In the past few years identification tools are becoming available for customs and wildlife enforcement agents to identify shark fin by species, or identify CITES protected sharks.
The Secretariat of the Convention on International Trade in Endangered Species of Wild Fauna and Flora (CITES), welcomes the new software package for the identification of shark fins released today by the Food and Agriculture Organization of the United Nations (FAO).
The software application called iSharkFin is an innovative system that uses machine learning techniques to identify shark species from shark fin shapes.
DNA Manual for Shark Fins and Other Products (2018)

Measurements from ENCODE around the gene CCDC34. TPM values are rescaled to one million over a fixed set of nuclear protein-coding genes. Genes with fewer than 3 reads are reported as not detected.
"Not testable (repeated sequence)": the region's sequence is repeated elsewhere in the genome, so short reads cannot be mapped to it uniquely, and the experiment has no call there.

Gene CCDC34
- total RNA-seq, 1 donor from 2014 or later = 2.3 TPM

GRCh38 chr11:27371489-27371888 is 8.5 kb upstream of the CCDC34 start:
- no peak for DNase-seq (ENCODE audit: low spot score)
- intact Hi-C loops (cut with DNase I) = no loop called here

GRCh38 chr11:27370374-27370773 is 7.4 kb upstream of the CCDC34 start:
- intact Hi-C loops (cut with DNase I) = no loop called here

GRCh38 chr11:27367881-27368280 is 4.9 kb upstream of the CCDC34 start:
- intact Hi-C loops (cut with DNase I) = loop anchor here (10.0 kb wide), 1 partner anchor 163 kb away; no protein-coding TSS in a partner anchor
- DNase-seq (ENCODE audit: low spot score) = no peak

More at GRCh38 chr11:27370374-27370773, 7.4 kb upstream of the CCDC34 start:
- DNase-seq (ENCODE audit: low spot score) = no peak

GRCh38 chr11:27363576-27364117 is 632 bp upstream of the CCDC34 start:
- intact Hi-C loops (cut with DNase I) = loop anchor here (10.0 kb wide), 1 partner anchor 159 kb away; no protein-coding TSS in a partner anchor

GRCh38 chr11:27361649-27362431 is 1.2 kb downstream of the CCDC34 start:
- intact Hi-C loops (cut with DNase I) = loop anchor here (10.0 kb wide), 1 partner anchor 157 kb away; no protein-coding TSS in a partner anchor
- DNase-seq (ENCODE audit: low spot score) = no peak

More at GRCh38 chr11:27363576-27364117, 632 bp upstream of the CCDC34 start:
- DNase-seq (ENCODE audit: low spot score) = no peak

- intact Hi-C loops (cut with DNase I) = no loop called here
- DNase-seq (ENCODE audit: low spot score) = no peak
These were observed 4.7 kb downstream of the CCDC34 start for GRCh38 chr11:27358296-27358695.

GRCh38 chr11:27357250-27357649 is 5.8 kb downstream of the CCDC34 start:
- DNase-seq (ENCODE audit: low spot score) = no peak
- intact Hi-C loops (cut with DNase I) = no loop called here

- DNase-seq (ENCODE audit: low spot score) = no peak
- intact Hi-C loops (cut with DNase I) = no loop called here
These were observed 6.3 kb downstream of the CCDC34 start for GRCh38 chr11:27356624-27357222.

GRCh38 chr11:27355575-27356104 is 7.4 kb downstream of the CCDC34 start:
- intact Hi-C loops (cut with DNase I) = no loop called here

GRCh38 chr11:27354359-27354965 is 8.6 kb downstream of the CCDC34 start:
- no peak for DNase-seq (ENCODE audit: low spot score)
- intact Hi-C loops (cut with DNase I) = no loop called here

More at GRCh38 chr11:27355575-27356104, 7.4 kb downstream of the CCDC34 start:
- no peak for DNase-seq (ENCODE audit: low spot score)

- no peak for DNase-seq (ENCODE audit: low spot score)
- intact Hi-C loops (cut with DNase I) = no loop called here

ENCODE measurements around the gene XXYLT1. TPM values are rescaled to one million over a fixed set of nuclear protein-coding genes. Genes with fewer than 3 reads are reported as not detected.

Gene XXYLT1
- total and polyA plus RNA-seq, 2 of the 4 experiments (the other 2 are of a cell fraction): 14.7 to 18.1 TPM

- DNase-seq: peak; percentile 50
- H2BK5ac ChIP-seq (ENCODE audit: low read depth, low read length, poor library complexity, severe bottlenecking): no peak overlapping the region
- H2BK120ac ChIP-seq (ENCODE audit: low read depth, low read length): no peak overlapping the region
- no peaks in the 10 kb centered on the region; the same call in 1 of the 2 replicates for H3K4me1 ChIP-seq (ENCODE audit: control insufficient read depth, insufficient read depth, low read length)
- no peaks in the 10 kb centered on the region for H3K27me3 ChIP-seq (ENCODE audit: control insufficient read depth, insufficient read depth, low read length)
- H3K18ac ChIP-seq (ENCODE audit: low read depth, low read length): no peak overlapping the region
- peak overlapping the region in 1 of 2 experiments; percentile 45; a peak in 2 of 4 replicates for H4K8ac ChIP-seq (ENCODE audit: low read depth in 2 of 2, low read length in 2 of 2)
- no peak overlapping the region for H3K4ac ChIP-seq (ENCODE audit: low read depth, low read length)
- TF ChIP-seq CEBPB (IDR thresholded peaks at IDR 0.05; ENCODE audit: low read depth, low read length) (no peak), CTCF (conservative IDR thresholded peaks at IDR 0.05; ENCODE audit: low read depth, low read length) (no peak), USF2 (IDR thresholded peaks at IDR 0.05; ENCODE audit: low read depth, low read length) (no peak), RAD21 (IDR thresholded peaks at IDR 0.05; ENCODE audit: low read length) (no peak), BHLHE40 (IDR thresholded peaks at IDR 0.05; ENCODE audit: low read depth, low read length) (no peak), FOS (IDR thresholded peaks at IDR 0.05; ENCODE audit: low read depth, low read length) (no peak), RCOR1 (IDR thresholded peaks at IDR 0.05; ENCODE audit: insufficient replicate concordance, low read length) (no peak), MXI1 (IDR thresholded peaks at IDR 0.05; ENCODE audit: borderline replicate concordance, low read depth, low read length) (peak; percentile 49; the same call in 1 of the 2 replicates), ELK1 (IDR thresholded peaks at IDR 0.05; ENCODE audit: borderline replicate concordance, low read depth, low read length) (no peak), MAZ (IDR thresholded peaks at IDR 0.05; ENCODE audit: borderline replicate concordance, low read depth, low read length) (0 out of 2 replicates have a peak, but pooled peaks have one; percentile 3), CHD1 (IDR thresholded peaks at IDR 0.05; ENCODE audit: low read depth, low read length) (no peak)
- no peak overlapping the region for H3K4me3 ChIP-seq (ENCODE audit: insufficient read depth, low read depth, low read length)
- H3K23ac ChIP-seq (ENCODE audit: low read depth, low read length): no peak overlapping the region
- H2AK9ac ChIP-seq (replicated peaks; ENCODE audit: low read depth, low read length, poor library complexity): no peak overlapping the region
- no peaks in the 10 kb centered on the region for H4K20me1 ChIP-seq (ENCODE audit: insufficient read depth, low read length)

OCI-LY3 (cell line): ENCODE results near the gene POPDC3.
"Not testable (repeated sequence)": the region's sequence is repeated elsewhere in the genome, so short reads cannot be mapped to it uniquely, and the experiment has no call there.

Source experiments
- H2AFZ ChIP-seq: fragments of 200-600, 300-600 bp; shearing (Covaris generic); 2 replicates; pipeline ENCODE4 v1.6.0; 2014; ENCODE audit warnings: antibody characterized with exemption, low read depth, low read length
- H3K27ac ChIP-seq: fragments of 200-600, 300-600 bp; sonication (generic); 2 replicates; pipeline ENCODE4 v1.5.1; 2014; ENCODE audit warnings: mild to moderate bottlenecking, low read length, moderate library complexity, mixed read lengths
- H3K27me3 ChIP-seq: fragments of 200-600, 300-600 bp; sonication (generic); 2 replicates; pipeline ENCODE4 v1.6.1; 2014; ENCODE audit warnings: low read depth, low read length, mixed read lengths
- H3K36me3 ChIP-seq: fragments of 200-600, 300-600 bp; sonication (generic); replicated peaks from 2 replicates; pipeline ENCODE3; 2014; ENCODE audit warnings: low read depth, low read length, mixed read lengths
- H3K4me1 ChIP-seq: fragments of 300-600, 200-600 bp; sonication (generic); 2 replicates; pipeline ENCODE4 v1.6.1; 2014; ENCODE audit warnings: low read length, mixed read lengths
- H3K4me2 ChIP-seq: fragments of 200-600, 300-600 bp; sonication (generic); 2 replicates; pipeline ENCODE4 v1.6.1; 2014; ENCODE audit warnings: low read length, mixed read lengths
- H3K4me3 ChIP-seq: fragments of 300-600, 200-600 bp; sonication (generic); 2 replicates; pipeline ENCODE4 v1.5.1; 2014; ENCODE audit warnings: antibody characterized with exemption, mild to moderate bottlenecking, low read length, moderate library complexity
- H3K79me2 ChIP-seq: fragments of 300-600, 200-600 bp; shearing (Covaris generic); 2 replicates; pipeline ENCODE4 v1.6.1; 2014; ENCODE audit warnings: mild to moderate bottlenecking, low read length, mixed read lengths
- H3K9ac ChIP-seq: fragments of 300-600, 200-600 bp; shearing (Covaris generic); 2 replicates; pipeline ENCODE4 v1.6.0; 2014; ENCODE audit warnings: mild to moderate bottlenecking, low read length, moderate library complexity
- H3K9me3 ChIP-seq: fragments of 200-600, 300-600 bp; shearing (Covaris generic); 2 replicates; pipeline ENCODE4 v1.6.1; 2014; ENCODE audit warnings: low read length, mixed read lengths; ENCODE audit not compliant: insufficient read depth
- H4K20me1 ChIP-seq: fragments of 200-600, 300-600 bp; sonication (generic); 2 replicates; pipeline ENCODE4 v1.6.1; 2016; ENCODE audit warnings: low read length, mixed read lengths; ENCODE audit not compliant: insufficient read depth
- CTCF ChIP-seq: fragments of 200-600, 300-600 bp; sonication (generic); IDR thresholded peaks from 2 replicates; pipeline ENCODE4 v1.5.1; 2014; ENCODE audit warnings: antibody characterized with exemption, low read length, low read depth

This manual was created for use by professional DNA analysts charged with the genetic testing of shark fins, meat fillets and other traded shark products for CITES enforcement. It applies to all shark species listed in the Appendices of CITES as of October 2016 (CITES COP 17).
Guide to Identifying Shark Fin- Implementing and Enforcing CITES, by Pew Environment and Florida State University
Poster 1 shows key points to look for when identifying oceanic whitetip, porbeagle and hammerhead shark (scalloped, smooth and great) fins; both dorsal and pectoral.
Poster 2 shows the easiest methods for identifying silky dorsal and pectoral fins and thresher shark (bigeye, common and pelagic) pectoral fins.
Poster 3 shows the key characteristics to identify between manta and
This guide includes the gill plates of CITES Appendix II listed manta and mobula rays (collectively referred to as mobulid rays).